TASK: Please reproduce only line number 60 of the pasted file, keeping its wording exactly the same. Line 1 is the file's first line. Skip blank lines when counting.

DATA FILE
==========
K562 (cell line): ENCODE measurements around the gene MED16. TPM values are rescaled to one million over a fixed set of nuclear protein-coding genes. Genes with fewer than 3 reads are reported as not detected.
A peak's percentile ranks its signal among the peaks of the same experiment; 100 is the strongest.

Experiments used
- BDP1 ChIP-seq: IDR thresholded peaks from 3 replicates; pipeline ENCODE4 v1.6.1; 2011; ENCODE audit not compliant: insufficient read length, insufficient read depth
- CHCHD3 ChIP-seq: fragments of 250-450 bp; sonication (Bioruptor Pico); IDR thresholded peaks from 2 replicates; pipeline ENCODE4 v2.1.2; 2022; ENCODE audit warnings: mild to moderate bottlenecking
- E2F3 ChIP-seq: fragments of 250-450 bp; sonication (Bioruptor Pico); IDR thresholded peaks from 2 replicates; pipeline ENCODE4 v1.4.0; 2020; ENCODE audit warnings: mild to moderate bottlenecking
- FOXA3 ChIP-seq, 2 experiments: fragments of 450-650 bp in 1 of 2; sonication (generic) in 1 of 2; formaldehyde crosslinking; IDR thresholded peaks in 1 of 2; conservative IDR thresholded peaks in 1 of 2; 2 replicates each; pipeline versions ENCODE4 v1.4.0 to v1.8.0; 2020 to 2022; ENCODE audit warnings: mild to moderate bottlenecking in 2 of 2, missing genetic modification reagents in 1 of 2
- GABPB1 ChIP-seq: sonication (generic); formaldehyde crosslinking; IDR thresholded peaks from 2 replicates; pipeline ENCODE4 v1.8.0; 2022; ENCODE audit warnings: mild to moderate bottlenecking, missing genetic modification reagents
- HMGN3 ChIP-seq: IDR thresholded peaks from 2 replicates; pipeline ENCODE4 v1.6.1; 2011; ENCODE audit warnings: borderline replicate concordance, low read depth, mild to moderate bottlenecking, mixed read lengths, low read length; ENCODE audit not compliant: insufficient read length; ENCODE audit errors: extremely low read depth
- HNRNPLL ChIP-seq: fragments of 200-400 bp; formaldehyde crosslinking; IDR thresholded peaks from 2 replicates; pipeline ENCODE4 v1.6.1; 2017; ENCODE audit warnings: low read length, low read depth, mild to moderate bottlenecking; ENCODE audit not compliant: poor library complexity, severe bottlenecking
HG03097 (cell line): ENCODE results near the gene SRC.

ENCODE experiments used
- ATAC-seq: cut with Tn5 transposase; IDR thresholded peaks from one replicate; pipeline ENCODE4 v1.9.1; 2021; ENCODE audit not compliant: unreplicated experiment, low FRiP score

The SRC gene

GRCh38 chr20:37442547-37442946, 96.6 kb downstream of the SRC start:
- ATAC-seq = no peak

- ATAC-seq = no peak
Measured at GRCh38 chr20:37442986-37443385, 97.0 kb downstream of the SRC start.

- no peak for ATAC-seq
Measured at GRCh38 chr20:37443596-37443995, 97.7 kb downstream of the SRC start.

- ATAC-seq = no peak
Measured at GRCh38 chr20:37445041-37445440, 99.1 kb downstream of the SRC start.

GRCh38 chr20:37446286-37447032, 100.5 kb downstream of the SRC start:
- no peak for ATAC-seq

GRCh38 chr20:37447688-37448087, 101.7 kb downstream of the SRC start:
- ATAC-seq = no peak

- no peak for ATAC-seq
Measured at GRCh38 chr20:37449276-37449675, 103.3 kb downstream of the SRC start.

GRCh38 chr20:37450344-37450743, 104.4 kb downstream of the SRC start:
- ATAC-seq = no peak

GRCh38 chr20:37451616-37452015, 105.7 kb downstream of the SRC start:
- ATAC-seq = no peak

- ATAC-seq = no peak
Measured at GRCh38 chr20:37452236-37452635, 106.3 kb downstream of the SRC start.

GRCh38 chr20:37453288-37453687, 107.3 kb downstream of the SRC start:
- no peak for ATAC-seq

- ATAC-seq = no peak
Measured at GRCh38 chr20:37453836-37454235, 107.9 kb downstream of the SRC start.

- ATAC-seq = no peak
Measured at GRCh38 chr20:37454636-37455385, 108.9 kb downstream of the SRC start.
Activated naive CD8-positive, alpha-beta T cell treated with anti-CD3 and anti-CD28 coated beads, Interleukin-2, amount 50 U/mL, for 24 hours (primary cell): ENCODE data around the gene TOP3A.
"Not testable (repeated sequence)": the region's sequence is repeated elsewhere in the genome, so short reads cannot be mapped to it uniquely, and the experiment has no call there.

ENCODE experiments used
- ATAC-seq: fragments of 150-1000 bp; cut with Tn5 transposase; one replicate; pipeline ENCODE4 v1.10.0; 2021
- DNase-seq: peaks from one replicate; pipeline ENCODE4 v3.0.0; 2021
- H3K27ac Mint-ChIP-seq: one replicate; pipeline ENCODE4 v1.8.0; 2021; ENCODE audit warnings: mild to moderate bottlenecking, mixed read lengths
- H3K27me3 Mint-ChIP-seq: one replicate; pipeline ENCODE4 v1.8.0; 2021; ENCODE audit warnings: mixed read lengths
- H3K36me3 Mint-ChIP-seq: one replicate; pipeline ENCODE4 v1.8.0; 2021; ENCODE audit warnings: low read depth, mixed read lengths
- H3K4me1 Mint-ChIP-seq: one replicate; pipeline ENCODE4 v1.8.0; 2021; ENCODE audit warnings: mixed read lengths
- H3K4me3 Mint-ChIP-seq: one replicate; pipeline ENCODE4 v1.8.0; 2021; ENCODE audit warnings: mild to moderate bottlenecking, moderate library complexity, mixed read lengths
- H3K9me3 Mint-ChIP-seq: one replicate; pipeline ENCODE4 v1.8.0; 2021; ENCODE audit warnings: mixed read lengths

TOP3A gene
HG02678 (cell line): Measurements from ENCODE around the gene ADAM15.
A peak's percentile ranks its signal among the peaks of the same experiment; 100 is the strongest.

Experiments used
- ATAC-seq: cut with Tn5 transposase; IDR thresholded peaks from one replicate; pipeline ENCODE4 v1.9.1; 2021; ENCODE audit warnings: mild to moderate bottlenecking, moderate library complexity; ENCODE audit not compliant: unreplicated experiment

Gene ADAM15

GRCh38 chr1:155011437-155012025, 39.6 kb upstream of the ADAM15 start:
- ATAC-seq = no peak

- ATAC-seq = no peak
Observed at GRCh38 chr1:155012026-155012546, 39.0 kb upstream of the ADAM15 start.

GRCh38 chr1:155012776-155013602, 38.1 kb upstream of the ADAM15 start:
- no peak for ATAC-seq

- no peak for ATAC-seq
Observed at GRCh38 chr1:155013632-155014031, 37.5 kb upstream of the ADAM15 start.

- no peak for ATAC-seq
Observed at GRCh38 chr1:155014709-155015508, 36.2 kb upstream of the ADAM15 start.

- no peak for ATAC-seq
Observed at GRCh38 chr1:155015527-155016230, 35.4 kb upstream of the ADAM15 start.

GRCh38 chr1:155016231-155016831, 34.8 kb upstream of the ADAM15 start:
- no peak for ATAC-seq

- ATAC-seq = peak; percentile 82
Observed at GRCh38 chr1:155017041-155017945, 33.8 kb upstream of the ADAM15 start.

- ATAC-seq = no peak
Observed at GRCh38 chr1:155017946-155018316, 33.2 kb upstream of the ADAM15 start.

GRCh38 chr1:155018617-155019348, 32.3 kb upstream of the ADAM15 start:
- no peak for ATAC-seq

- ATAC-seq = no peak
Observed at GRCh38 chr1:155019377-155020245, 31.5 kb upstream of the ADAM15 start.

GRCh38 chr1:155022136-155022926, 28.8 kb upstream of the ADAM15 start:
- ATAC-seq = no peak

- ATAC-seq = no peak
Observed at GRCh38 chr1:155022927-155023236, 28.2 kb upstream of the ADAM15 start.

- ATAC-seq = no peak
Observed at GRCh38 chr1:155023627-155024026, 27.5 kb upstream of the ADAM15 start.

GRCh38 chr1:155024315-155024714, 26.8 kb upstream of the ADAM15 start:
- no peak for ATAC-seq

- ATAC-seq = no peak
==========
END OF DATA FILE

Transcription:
- ATAC-seq = no peak